Four 1990s ridiculously good alternative rock one-hit wonders

One-hit wonders worth a deeper dive.

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The 1990s will forever be remembered as a fertile time in music history when alternative rock made the jump from the underground clubs and into the mainstream consciousness. Nirvana's 1991 single "Smells Like Teen Spirit" all but took a wrecking ball to what remained of 1980s pop culture and all of its glossy excess.

By 1992, fellow Seattle bands like Pearl Jam, Soundgarden, and Alice in Chains would join Nirvana as the new face of rock music on MTV and music magazines. The alternative rock boom was in full swing. Major record labels were ready to pounce on the underground rock world looking for the next big thing.

Some of these bands would go on to sell millions of records and have long careers. Others would produce one hit and never be heard from again. Today we're going to take a look at five one-hit wonders from the 1990s.

One-hit wonders from the 1990s not to be missed

Nada Surf

New York band Nada Surf released their debut album High/Low in June of 1996. This underrated post-grunge gem showcased Nada Surf's mastery of Nirvana's quiet/loud dynamics, the Pixies pop hooks, and 90's post-hardcore's rhythmic propulsion. Songs like "Deeper Well" and "The Plan" could have been hits if the radio gods had been kinder, but Nada Surf will forever be known for one song.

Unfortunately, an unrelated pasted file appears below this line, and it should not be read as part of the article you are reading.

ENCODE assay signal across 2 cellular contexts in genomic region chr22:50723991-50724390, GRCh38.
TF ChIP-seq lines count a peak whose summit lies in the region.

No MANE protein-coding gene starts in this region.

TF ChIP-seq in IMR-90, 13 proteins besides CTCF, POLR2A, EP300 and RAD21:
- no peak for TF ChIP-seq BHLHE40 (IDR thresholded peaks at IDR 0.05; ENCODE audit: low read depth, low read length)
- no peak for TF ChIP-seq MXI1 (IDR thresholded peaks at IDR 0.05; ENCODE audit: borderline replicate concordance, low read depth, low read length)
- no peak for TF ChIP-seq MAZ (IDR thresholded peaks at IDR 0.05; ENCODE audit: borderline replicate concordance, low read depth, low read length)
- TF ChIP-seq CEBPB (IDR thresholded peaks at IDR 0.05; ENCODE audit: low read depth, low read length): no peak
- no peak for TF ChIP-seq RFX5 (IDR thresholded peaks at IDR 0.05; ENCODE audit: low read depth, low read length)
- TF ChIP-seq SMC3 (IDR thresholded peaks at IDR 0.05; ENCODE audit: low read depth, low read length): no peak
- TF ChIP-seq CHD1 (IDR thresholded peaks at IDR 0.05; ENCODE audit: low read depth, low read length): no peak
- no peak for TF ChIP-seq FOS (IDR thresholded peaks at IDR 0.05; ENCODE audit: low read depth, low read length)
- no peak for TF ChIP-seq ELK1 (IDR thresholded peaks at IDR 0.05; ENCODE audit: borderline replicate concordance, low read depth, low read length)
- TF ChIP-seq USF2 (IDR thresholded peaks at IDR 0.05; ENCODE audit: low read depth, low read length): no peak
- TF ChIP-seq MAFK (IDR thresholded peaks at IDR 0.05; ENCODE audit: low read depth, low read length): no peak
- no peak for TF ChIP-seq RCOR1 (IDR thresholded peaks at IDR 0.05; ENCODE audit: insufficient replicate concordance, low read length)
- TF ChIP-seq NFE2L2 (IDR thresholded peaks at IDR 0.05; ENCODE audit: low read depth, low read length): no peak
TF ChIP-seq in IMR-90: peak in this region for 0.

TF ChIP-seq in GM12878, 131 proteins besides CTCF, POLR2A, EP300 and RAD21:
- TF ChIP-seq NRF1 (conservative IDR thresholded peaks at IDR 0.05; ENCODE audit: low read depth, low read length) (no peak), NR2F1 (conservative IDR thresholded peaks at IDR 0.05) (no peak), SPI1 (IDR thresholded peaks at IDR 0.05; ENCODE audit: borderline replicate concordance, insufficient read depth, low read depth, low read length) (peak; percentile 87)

The song "Popular" is a summary of everything a teenager experiences at the high school level. People of all generations can identify with the familiar social structure of the typical high school starting at the top with athletic stars and cheerleaders and descending to the bottom with the geeks and outcasts. With "Popular," Nada Surf places the basic rules of teenage social behavior into a remarkably catchy song.

What sets the song "Popular" apart from other hit songs is its delivery. Frontman Matthew Caws speaks the verses in a matter-of-fact and explanatory way that seems equal parts informative, equal parts passive-aggressive. The narrator shifts genders as the song develops, and the lyrics shift from over-explanations of how to deal with the politics of high school dating to what it's like to deal with rejection.

"Three important rules for breaking up," begins Caws." Don't put off breaking up if you know you want to. Prolonging the situation only makes it worse. Tell him honestly, simply, kindly, but firmly. Don't make a big production. don't make up an elaborate story. This will help you avoid a big tear-jerking scene. If you want to date other people, say so. Be prepared for the boy to be hurt and rejected."

The huge chorus that follows is straight out of the post-grunge playbook with fuzzed-out crunchy power chords and crashing drums. The now iconic words shouted atop the out-of-nowhere heaviness are straight out of a movie like Friday Night Lights.

"I'm head of the class, I'm popular," sings Caws. "I'm the quarterback, I'm popular. My mom say's I'm a catch, I'm popular. I'm never last picked, I've got a cheerleader chick."

"Popular" is the only song most people know from Nada Surf, and they definitely fall under the category of one-hit-wonders. But the band still releases music and tours to this day, so check them out.